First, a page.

From bioweapons to blockchains, Andrew Baker and James Goodman know their stuff.
During Spring Break, while a lot of students were taking it easy, the student organization World Affairs Delegation was winning awards in Madrid, Spain.
Baker and Goodman both took diplomacy awards home, given out to members who “seek to empathize, to understand, and to collaborate with their fellow members to produce the most positive change and advancement they can,” according to the Harvard World Model United Nations (WorldMUN).
It’s the second year in a row Baker and Goodman have won the diplomacy award. This year, there were 45 countries in their committee and just four awards were given out. According to Baker and Goodman, last year’s committee was larger.
“We were pretty well prepared,” Baker said. “I don’t really set many expectations for these kinds of things. It’s just to compete and have fun first, and awards second.”
Baker and Goodman spoke highly of their committee. They said the level of competence was engaging. This year, WAD picked blockchain computing technology as their topic. Goodman said it wasn’t something he was familiar with, but it seemed interesting.
When they weren’t competing, Baker and Goodman said they attended some of WorldMUN’s social events, including Global Village where delegates get the chance to sample food and speak with other teams from other countries.
“My favorite was the tables from an Australian university — they had vegemite on toast.” Goodman said. “I’m a big fan of vegemite.”
Combined, Baker and Goodman have been doing Model UN for 10 years. They’ve been going to school together since fourth grade and went to La Cueva High School.
“I started Model UN as a sophomore (in high school),” Goodman said. “I really got into it going through high school and going to the different conferences UNM helps put on.”
As for college, Goodman said, “When I was at orientation, I saw this table at the discover fair with the United Nations flag on it and thought ‘these are my people.’” He said he recognized a few people at the table from previous events and started going to meetings in his freshmen year. Goodman is double majoring in political science and geography.
Baker said he joined his senior year of high school, after doing speech and debate. He took a year off when he came to UNM. He said we wanted to get a feel for how things worked at a university first. He joined WorldMUN his sophomore year. Baker is double majoring in political science and population health, with a minor in German.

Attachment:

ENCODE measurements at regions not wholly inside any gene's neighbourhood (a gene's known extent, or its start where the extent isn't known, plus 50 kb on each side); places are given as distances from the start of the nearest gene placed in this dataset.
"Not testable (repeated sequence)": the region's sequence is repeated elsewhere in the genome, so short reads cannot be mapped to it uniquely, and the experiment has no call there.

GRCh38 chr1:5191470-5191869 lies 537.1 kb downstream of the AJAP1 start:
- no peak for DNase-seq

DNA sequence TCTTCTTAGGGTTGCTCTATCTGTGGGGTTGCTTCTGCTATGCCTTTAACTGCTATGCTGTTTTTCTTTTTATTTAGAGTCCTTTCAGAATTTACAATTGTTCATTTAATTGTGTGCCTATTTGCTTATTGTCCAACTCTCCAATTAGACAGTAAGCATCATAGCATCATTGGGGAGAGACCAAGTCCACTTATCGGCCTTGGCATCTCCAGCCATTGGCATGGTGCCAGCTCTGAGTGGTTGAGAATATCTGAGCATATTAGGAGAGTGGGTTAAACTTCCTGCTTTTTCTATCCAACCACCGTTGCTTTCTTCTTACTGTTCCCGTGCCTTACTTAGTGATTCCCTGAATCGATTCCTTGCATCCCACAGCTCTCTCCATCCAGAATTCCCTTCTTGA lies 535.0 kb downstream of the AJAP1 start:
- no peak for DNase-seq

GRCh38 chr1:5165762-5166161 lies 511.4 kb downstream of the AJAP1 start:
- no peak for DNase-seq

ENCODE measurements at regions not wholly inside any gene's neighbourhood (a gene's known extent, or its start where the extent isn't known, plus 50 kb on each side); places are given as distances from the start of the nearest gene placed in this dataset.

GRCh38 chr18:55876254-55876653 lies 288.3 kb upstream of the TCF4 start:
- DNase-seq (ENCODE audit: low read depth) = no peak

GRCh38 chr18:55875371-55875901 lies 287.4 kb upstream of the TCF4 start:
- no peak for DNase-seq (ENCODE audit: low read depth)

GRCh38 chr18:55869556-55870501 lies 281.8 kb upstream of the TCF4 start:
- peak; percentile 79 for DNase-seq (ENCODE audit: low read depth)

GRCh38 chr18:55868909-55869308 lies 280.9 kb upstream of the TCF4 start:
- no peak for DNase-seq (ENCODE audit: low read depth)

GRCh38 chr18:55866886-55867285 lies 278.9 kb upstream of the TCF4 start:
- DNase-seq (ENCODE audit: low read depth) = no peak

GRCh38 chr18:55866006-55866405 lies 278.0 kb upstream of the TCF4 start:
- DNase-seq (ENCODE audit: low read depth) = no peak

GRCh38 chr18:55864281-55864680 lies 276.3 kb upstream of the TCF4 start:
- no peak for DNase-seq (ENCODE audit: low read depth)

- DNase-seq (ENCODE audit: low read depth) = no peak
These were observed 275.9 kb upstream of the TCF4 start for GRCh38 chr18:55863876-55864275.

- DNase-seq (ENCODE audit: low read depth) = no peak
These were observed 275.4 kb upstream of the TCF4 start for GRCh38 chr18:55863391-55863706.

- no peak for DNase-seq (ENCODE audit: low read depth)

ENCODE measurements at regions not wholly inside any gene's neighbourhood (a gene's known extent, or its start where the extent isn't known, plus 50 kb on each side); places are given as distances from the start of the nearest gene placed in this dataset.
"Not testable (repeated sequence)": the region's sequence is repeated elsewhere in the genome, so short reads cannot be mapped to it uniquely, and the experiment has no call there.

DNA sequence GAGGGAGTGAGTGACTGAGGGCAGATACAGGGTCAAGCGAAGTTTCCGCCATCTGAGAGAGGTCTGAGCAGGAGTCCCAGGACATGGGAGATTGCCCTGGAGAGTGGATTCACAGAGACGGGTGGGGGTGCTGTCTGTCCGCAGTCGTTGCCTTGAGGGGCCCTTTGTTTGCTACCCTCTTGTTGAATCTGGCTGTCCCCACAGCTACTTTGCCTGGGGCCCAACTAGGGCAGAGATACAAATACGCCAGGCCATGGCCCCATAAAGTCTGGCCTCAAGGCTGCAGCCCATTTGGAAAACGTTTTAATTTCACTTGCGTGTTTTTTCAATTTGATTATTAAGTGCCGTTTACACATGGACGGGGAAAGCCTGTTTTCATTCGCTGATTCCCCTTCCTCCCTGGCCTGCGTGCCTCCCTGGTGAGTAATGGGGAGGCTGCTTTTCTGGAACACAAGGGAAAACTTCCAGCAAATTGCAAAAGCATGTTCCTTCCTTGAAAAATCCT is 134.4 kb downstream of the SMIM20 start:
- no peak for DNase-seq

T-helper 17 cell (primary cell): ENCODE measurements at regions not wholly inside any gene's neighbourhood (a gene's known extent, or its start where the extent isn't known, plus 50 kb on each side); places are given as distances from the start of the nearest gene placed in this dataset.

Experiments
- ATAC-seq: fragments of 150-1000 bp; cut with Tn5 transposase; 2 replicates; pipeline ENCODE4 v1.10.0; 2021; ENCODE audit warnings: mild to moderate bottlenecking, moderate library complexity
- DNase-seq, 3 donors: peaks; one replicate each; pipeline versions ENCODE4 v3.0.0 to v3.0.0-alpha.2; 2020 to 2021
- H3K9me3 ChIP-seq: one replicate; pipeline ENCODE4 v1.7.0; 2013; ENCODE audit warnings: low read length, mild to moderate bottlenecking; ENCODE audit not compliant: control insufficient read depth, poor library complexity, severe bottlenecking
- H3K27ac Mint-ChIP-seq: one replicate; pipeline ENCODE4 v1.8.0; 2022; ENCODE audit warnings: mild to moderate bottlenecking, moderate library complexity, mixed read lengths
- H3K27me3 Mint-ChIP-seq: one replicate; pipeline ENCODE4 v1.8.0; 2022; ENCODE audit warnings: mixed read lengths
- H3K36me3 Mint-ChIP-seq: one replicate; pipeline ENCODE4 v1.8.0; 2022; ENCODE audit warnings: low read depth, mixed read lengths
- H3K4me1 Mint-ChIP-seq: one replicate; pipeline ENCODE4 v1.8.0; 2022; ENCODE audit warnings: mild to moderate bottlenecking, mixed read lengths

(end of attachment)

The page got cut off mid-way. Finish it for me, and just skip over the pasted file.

“I tried to get (Baker) to join freshmen year (of high school). He came to one meeting and then didn’t come back,” Goodman said.
Baker and Goodman are juniors and with at least one year left, each had something in mind for the WAD they wanted to leave behind.
“One of the things that we were talking about on the trip was that people feel like we might be able to do a better job of preparing for these big competitions,” Baker said. He said he wanted to develop how the team prepares for World MUN.
Goodman said that, as vice president of WAD, he would like to improve retention.
“At our first meeting this year we had like 65 people there just from our recruitment over the summer. And then it dwindles down pretty dramatically as people realize whether or not they want to do it,” Goodman said.
He added that a lot of people drop out when they realize not everyone attends the overseas conference. “I think people feel they can’t really contribute to the organization in a meaningful way — I’d like to change that.”
Next year’s conference location has not yet been announced. Goodman and Baker are expecting it to be somewhere in Asia.
Justin Garcia is a staff reporter for the Daily Lobo. He primarily covers student government. He can be contacted at email@example.com or on Twitter @Just516garc.